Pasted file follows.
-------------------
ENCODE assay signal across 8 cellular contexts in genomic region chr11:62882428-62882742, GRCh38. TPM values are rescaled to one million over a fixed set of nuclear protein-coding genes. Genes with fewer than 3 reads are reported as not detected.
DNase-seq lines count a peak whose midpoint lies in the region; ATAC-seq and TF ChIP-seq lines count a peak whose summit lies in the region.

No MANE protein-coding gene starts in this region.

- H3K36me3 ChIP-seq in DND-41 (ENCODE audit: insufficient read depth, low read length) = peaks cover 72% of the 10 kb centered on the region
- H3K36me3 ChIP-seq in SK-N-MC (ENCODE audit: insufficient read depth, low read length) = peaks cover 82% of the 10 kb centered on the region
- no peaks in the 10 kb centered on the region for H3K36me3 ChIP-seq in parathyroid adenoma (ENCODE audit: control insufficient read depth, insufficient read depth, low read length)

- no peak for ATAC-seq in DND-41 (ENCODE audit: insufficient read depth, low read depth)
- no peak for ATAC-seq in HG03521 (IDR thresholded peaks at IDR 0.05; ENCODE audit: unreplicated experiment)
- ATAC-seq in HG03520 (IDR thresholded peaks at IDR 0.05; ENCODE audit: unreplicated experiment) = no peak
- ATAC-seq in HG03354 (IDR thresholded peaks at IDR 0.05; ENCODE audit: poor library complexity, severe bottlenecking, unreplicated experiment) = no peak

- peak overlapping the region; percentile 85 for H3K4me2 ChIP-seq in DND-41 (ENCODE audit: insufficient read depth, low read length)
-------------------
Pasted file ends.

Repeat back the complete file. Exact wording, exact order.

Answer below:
ENCODE assay signal across 8 cellular contexts in genomic region chr11:62882428-62882742, GRCh38. TPM values are rescaled to one million over a fixed set of nuclear protein-coding genes. Genes with fewer than 3 reads are reported as not detected.
DNase-seq lines count a peak whose midpoint lies in the region; ATAC-seq and TF ChIP-seq lines count a peak whose summit lies in the region.

No MANE protein-coding gene starts in this region.

- H3K36me3 ChIP-seq in DND-41 (ENCODE audit: insufficient read depth, low read length) = peaks cover 72% of the 10 kb centered on the region
- H3K36me3 ChIP-seq in SK-N-MC (ENCODE audit: insufficient read depth, low read length) = peaks cover 82% of the 10 kb centered on the region
- no peaks in the 10 kb centered on the region for H3K36me3 ChIP-seq in parathyroid adenoma (ENCODE audit: control insufficient read depth, insufficient read depth, low read length)

- no peak for ATAC-seq in DND-41 (ENCODE audit: insufficient read depth, low read depth)
- no peak for ATAC-seq in HG03521 (IDR thresholded peaks at IDR 0.05; ENCODE audit: unreplicated experiment)
- ATAC-seq in HG03520 (IDR thresholded peaks at IDR 0.05; ENCODE audit: unreplicated experiment) = no peak
- ATAC-seq in HG03354 (IDR thresholded peaks at IDR 0.05; ENCODE audit: poor library complexity, severe bottlenecking, unreplicated experiment) = no peak

- peak overlapping the region; percentile 85 for H3K4me2 ChIP-seq in DND-41 (ENCODE audit: insufficient read depth, low read length)